Wabun – A Brief History
Eight teacher-coaches began their founding of Wabun in the fall of 1932. They felt even then that the technologies of the times were insulating their student-athletes from a true connectedness with the comforts they enjoyed in their everyday family lives – many buttons, levers, keys and switches. They sought to formulate an experience that would put kids in touch with their their own strengths and abilities while enjoying a close and powerful relationship with the natural beauty of a Lake Temagami lake and riverscape.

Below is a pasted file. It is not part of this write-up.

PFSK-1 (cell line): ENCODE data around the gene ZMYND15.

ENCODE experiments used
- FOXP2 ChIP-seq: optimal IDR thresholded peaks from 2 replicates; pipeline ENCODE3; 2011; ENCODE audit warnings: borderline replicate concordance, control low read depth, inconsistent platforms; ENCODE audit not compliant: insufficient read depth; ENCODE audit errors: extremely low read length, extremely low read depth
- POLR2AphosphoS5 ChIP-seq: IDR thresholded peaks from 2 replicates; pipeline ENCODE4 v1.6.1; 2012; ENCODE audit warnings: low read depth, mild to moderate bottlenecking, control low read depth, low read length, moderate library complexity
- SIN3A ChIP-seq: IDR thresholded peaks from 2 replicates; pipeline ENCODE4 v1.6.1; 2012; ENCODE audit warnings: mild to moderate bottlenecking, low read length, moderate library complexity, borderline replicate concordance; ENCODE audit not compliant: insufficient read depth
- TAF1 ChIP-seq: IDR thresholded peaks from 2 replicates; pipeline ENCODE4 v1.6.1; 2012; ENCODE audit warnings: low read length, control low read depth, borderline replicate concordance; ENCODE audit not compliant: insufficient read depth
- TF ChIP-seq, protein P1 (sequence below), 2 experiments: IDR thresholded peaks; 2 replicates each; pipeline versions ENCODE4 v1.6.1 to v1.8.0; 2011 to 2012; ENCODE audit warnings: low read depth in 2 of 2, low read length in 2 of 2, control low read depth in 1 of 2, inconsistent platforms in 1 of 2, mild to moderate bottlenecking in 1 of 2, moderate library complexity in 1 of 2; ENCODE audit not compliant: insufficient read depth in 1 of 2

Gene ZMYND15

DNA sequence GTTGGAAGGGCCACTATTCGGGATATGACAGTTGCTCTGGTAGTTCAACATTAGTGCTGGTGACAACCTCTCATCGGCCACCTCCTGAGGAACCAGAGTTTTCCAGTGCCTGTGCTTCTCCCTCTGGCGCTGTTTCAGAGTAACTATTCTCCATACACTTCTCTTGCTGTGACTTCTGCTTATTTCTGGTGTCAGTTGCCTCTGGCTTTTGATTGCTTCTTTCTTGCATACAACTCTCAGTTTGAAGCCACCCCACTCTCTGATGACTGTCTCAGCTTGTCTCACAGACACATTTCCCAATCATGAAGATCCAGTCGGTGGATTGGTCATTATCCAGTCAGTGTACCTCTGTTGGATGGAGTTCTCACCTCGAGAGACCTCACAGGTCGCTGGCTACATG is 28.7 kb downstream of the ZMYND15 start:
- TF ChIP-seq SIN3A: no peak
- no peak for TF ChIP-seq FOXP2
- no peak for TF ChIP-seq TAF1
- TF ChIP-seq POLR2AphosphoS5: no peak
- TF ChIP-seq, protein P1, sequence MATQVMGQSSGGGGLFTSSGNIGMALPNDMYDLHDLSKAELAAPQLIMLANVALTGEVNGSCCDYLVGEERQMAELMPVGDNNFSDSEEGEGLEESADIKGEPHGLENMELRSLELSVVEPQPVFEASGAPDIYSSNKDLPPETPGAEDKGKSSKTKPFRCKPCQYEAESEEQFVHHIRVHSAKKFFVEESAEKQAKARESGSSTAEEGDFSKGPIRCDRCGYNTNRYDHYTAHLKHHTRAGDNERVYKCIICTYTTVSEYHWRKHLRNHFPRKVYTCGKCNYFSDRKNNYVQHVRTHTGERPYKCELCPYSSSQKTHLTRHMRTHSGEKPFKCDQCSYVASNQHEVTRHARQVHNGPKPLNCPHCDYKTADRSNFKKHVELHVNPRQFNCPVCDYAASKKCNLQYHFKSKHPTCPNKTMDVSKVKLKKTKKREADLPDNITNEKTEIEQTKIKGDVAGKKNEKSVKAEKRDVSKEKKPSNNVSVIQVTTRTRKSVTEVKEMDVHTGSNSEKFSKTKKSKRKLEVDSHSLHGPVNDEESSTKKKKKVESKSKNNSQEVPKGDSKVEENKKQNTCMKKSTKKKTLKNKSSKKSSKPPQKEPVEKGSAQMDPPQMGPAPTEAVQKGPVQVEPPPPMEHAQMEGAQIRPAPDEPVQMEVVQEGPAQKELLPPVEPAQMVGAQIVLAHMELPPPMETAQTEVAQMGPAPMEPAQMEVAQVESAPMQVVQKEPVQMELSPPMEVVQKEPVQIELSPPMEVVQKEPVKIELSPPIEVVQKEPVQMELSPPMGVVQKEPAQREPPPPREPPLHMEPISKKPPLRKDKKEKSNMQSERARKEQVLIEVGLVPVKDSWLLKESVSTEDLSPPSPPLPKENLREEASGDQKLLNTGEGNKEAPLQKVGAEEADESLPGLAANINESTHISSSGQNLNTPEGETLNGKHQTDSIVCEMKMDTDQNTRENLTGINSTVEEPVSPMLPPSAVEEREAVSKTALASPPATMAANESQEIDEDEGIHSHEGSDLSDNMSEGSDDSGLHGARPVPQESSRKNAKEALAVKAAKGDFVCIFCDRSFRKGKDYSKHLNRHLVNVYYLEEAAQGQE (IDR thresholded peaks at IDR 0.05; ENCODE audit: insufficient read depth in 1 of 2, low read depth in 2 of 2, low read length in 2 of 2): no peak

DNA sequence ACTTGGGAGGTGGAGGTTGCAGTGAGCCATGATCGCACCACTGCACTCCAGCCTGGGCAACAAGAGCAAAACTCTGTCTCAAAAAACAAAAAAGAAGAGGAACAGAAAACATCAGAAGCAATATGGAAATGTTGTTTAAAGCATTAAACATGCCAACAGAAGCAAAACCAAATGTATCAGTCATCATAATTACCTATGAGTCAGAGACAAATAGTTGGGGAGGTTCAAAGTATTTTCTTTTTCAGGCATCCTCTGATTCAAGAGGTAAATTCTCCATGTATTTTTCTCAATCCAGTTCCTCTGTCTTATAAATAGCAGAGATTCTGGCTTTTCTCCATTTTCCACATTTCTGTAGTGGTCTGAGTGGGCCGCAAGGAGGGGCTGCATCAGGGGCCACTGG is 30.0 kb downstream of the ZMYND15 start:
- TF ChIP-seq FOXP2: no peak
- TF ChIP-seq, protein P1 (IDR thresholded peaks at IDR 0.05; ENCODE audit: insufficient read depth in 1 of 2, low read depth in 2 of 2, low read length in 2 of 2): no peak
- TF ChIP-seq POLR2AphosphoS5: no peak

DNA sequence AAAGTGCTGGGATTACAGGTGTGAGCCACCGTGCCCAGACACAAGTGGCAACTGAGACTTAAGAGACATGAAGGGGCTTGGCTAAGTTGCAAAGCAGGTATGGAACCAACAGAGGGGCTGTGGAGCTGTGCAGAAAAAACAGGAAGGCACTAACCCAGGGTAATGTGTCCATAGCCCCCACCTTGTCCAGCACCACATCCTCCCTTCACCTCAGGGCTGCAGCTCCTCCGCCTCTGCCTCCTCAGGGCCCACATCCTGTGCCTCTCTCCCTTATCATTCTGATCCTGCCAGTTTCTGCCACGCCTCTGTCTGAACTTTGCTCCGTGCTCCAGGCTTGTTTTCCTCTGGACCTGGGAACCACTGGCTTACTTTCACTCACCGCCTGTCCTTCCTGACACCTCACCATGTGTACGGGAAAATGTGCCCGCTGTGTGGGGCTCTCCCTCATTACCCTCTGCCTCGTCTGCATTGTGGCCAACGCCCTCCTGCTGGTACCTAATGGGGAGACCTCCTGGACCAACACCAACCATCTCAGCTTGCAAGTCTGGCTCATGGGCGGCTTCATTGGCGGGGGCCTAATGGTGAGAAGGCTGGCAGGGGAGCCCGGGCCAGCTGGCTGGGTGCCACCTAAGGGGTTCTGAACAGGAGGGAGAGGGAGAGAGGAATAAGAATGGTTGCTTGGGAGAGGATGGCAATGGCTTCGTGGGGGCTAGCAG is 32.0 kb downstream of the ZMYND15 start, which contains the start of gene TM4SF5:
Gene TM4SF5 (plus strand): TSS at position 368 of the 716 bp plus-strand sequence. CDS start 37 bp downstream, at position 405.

They were convinced that the benefits to be enjoyed in being the authors of their own well-being and joys could be transformational in the development of competencies and confidences. Life at four miles an hour, recreation being what you do with others – not what you purchase, subscribe to or consume, and contributing to a truly interdependent section of wilderness canoeists guided their definition of the Wabun experience. In the winter of 1932-33, several of these gentlemen called upon the efforts of the Mattawa guides with whom they were to lead canoe trips the following summer, and the residents of the local Temagami First Nation population on neighboring Bear Island. They travelled by train to the town of Temagami, and together they all loaded dogsleds with materials needed to start the building of the camp’s facilities, mushed their way up the eighteen miles of ice to what would be Wabun’s future site and started laying foundations and pounding nails. With basic structures in place, these founding directors launched Wabun’s 8-week inaugural season in July of 1933. Campers travelled by train to the town of Temagami where they boarded a large passenger boat for, what was then, a two-hour water journey to the base camp on Garden Island.